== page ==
This is a official David Bowie Release. EMI Import-only release, a unique and eclectic collection of nine remixes either specially commissioned for this project or have only previously been available on limited club vinyl formats. All are appearing on CD for the first time ever. A collection of hard-to-get and new remixes. Import-only release, a unique and eclectic collection of 9 remixes either specially commissioned for this project or have only previously been available on limited club vinyl formats. This remix album is surprisingly good and the remixes are tasteful and consistent, a rarity for many remix albums.
As if the flood of compilations called Best of Bowie in 2002 weren't confusing enough – there was a different track listing for each territory around the world, all bearing the same name and album cover – in 2004, a double-disc version of Best of Bowie was released in U.S., which was different than the "bonus CD" edition released in North America in 2002. It's not too different – a slightly different sequencing, it's a track longer, it has a couple different songs (and there's an edition with a bonus CD containing remixes) – but even if the details are slightly different, the overall gist remains: this is an excellent double-disc overview of Bowie's '70s and '80s peak.
Rare and exclusive versions of 18 classic David Bowie songs. This one is for Joe Strummer, Mickey Finn, Maurice Gibb & Penny Valentine. Given away free with Uncut Magazine #3, 2003. So whaddya know? Turns out I do have some Culture Club in my house. More surprisingly, it's a good song. Madame George's "Starman" is just one example of what turns out to be a better album than I remembered it to be. Sure, there are too many different styles trying to fight it out for one album, but taken piecemeal, it's a good listen. There are some duds, no doubt: Midge Ure's contribution is a tad too Marilyn Manson-1985 for me, and nobody should ever, by law, be allowed to cover "Heroes", something Blondie should have had the humility to know.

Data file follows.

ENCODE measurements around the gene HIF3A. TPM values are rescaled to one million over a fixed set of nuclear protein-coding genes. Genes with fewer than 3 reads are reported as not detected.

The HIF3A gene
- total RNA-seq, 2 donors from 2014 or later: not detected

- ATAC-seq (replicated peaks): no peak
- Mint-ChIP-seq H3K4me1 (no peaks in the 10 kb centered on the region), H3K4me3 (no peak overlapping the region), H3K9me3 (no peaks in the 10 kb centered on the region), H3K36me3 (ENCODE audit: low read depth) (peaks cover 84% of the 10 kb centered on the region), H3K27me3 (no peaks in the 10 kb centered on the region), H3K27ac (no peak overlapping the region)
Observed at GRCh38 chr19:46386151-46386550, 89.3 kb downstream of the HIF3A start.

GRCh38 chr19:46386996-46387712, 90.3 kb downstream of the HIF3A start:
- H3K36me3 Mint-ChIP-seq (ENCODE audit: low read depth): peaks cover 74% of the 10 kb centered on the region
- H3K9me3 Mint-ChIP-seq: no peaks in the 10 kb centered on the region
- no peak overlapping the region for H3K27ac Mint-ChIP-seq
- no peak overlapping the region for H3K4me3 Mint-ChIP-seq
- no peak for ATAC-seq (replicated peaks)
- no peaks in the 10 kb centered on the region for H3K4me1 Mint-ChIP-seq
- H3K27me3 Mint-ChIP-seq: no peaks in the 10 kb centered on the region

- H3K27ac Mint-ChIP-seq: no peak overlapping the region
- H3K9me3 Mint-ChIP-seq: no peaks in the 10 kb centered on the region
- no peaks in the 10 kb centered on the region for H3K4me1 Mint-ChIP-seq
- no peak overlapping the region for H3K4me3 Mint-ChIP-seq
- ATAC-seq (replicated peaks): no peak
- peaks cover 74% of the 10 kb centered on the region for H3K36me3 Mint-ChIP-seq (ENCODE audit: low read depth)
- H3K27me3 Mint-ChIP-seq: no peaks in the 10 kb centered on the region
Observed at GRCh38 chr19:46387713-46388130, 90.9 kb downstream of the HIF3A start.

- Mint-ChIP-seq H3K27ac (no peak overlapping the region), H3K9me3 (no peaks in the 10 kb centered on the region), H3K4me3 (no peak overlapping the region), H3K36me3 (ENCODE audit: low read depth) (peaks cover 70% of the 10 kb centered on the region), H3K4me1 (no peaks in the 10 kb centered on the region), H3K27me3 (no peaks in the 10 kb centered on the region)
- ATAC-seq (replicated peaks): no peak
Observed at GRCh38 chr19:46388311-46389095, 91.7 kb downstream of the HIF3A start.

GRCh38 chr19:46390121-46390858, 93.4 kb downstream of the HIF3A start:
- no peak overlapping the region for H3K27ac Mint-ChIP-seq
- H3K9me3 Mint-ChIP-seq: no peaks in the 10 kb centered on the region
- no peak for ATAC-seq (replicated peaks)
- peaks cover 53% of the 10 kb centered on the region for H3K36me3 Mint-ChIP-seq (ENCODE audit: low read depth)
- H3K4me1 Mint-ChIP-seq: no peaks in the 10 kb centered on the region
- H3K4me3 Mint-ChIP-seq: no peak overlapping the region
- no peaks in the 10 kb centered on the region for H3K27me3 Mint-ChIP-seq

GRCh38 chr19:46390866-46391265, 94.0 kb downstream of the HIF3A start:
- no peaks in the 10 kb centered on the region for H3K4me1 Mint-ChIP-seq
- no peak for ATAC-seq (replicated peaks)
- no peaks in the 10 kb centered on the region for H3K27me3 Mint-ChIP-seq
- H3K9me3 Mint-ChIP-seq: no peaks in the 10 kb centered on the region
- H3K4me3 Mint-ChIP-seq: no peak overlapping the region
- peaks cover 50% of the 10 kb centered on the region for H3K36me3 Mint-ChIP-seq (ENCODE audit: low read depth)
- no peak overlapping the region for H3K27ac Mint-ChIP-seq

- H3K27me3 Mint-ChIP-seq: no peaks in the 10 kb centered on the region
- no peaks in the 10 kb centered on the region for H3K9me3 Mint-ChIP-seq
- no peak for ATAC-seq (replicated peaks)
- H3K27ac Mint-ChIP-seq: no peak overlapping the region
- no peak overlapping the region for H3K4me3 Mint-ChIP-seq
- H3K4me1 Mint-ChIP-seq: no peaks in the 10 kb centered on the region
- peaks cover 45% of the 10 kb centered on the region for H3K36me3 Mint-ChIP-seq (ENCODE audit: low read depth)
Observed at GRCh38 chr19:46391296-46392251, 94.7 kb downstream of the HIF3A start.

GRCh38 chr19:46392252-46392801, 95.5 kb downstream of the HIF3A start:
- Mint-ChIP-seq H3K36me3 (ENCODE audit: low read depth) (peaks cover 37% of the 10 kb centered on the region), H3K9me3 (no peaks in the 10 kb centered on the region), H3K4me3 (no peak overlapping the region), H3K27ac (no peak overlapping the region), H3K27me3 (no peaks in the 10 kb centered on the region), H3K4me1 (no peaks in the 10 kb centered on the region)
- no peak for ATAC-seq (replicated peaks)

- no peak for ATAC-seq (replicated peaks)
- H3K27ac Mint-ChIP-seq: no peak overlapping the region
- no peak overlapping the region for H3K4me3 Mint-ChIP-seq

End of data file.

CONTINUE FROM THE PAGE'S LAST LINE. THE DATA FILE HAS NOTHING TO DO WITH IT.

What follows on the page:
Ornette Coleman's epic 1959 LPs The Shape of Jazz to Come and Change of the Century were pivot points in modern post-bop jazz and early creative music. This recording is a prelude to those epics, a live two-night engagement in October of 1958 at the Hillcrest Club in Los Angeles. The Coleman quintet, with trumpeter Don Cherry, bassist Charlie Haden, and drummer Billy Higgins, plus a then-young pianist Paul Bley, sets up that new shape of jazz. This eight-selection set features three of Coleman's signature originals, two standards, and three lesser-known, fairly rare pieces that Coleman did at the time.
Jeff Beck is no stranger to Friday Music. We continue to strive to bring the fans his greatest music ever recorded in both 180 Gram Audiophile Vinyl and now on remastered compact disc collectors editions…..Jeff Beck Live At B.B. King Blues Club is such a wonderful performance, and this unique session fortunately was captured at this intimate setting. Hearing the Guitar Shop trio once again is a thrilling event to behold as you hear shredder delights like Angel, People Get Ready, Goodbye Pork Pie Hat, material from Blow By Blow, There And Back…..he plays them all. SHREDDERS UNITE!
In 1972, at the height of David Bowie's newly ignited fame, former label Pye unlocked the vault and produced an EP, the aptly subtitled "For the Collector – Early David Bowie," reprising four of the six songs Bowie recorded during 1965-1966. Since that time, those four (plus their two companions) have established themselves among the most frequently revisited songs in his entire catalog, reissued so frequently, and in so many different formats, that there truly cannot be a single Bowie fan left out there who doesn't own them at least three times over.